Psoriasis and Cancer
Global Psoriasis Atlas PhD student, Alex Trafford, completed a systematic review and meta-analysis on the “Association of Psoriasis with the Risk of Developing or Dying of Cancer” which has been published in the scientific journal, JAMA Dermatology (http://bit.ly/38IsvtM)
His study concluded that people with psoriasis had an increased risk of developing a range of different types of cancer compared to those without psoriasis. Although the study found an association between psoriasis and cancer, it also recognised that more research is needed before any strong conclusions can be drawn.
This meta-analysis considers how cancer risk differs according to the severity of psoriasis and it is also the first study of its kind to explore how lifestyle factors, such as smoking, alcohol and obesity, influence this risk.
Our research highlighted that a lower cancer risk was found in studies that took lifestyle factors, such as smoking and obesity, into account. This provides evidence to suggest that, as with people without psoriasis, making healthy lifestyle changes could lower the risk of cancer for people with psoriasis.
There are positive steps we can all take to reduce our cancer risk. For example, we can reduce tobacco use, increase physical activity, control weight, improve diet, limit alcohol consumption and avoid excess sun exposure.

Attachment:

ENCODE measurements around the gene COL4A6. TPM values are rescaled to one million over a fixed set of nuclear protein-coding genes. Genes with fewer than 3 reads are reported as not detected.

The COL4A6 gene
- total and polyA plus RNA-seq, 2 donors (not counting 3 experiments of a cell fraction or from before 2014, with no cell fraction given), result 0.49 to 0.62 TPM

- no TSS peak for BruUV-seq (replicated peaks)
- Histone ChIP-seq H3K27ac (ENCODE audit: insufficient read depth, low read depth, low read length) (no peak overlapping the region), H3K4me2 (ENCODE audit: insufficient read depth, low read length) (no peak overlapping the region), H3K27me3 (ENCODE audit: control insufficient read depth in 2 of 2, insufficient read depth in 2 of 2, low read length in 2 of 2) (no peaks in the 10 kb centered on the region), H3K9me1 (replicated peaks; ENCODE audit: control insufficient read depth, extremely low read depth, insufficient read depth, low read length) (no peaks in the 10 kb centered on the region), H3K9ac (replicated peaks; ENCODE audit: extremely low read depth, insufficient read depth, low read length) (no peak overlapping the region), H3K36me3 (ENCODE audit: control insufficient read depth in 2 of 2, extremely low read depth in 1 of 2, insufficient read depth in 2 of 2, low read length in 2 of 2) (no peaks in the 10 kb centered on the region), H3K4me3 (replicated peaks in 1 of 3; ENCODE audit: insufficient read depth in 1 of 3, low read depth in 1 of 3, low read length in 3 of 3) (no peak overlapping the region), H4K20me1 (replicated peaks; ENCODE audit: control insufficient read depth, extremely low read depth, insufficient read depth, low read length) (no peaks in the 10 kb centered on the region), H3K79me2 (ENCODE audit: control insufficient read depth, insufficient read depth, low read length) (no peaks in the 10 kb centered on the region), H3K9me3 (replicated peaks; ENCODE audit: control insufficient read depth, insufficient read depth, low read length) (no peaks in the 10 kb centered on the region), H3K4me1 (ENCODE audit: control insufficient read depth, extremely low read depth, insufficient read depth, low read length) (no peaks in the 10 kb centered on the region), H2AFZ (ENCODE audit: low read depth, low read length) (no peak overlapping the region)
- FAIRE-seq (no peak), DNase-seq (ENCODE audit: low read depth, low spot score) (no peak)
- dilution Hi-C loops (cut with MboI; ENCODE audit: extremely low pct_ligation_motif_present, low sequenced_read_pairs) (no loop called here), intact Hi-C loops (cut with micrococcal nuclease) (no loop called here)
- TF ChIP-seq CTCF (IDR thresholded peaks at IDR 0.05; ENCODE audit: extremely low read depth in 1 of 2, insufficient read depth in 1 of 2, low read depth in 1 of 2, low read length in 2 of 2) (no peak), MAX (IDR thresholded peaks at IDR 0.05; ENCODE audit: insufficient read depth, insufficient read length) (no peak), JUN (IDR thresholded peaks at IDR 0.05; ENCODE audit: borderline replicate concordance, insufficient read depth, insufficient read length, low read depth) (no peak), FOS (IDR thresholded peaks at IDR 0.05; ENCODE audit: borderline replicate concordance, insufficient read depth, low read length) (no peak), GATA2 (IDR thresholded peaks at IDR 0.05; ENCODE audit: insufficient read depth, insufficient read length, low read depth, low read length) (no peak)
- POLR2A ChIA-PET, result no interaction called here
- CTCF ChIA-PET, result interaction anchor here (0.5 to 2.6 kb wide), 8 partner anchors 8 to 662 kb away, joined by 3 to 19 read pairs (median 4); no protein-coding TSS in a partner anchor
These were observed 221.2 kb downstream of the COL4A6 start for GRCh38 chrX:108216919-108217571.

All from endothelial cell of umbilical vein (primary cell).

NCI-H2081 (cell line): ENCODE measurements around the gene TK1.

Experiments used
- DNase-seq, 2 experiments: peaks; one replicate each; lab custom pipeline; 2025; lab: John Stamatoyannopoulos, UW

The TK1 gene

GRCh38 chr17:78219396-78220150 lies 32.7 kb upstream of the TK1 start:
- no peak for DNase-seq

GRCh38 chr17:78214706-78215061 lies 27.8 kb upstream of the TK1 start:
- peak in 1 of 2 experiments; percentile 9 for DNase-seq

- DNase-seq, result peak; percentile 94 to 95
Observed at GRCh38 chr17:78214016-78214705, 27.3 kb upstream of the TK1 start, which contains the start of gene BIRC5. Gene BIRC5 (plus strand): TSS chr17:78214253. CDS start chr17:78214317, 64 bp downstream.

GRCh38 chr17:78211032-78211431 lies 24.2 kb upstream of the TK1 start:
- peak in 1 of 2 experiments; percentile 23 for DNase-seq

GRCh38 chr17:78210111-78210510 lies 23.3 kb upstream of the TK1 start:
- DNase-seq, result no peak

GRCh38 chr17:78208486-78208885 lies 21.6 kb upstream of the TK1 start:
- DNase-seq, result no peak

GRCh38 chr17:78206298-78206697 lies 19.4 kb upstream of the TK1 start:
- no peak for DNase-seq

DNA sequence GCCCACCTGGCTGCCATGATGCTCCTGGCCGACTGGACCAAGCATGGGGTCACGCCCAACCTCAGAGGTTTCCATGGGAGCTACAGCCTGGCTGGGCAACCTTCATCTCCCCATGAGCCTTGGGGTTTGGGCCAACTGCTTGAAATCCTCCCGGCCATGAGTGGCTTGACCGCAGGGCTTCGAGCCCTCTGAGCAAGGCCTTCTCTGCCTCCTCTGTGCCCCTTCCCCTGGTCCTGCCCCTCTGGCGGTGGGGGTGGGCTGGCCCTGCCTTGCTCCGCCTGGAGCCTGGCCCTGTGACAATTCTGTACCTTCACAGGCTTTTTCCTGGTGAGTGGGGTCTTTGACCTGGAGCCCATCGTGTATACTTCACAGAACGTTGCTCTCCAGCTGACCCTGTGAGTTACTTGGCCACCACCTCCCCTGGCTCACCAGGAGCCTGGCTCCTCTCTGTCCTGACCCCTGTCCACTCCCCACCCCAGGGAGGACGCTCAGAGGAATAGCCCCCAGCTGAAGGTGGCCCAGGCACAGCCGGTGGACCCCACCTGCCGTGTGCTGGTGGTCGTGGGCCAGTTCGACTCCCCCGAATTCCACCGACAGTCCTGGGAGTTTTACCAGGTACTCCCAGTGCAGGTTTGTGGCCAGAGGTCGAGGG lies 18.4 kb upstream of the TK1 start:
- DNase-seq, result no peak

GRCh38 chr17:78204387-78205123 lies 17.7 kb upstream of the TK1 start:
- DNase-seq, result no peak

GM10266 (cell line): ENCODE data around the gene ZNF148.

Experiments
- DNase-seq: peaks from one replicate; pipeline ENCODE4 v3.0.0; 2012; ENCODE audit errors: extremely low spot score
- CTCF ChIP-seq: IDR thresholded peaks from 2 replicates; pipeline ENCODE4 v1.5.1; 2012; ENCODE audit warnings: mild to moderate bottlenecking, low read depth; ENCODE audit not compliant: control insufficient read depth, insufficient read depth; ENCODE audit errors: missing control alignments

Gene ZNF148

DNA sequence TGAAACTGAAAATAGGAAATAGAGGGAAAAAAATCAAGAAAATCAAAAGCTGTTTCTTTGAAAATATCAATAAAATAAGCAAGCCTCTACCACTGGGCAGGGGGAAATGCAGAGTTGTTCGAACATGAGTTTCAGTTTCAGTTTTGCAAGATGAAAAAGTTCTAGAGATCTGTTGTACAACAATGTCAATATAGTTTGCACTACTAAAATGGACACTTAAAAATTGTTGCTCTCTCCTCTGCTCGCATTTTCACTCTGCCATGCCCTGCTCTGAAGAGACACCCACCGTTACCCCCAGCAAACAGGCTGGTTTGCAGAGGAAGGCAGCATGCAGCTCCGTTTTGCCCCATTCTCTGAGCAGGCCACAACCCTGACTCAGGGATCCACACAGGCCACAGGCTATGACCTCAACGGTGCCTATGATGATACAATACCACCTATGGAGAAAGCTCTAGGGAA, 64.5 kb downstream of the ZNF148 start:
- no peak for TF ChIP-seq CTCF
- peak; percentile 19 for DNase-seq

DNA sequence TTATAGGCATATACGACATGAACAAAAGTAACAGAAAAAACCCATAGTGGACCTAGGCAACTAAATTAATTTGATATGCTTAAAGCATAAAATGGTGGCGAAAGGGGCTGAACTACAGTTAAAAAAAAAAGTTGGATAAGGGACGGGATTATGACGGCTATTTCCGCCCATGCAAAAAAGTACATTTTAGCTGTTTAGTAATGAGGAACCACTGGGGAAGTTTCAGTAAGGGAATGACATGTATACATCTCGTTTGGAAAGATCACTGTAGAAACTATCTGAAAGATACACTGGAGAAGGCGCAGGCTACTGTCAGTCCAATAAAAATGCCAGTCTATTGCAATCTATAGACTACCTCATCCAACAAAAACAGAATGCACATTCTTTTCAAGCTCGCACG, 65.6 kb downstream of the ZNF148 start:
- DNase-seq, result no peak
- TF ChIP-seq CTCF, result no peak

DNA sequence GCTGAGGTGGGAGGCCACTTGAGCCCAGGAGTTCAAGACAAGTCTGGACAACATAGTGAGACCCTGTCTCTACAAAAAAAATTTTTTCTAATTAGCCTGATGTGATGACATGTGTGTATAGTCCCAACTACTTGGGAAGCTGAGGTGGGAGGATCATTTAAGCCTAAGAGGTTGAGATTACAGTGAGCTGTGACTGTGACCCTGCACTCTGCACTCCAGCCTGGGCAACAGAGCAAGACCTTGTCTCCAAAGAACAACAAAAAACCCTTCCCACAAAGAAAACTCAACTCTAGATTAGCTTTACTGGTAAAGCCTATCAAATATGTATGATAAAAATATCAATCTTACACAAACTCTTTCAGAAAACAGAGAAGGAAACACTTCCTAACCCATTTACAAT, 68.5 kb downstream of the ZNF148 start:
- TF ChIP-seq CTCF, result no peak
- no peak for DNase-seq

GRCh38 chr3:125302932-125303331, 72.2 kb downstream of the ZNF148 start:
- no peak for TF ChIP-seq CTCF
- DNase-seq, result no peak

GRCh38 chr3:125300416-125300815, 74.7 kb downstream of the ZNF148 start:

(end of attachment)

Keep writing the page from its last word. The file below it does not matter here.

Tips for Maintaining a Healthy Lifestyle
According to the World Health Organisation, tobacco kills up to half of its users and more than 8 million people each year. More than 7 million of those deaths are the result of direct tobacco use while around 1.2 million are the result of non-smokers being exposed to second-hand smoke https://www.who.int/news-room/fact-sheets/detail/tobacco Tobacco contains many cancer-causing toxins and poisons that cause irritation, inflammation and damage to your body. Some of these chemicals have even been found to damage DNA. It is important to remember that smoking is the largest preventable cause of cancer in the world. The number of years you spend smoking affects your cancer risk the most strongly so it is never too late to stop. The more cigarettes you smoke a day, the higher your risk of cancer, therefore reducing the number of cigarettes you smoke a day can be a good first step. You may have a local “stop smoking” service or your doctor may be able to advise you. The UK NHS offers advice and support https://www.nhs.uk/live-well/quit-smoking/nhs-stop-smoking-services-help-you-quit/.
According to Cancer Research UK (https://www.cancerresearchuk.org/), people who drink alcohol are more likely to develop cancer than those who don’t. Alcohol causes 7 types of cancer, including breast, mouth and bowel cancers. People taking certain medications for psoriasis are advised to avoid, or limit alcohol consumption. You can check with your doctor or pharmacist and find more information on https://www.psoriasis-association.org.uk/.
We know that people with psoriasis are more likely to suffer from anxiety, stress and depression as well as low self-esteem. If you think that you may be drinking because of any of these issues, you should talk to your GP.
Being overweight or obese is the second biggest preventable cause of cancer in the UK. The good news is that small changes can make a big difference. Exercise can help to keep your weight in check. It can be anything you enjoy such as walking, gardening, cycling or yoga. As well as reducing your cancer risk, exercise can boost your mood, lower inflammation and ease symptoms of psoriasis. Considering food portion sizes and including plenty of fruit, vegetables and fibre whilst lowering processed, high calorie foods and red meat, can all help to maintain a healthy weight and reduce cancer risk.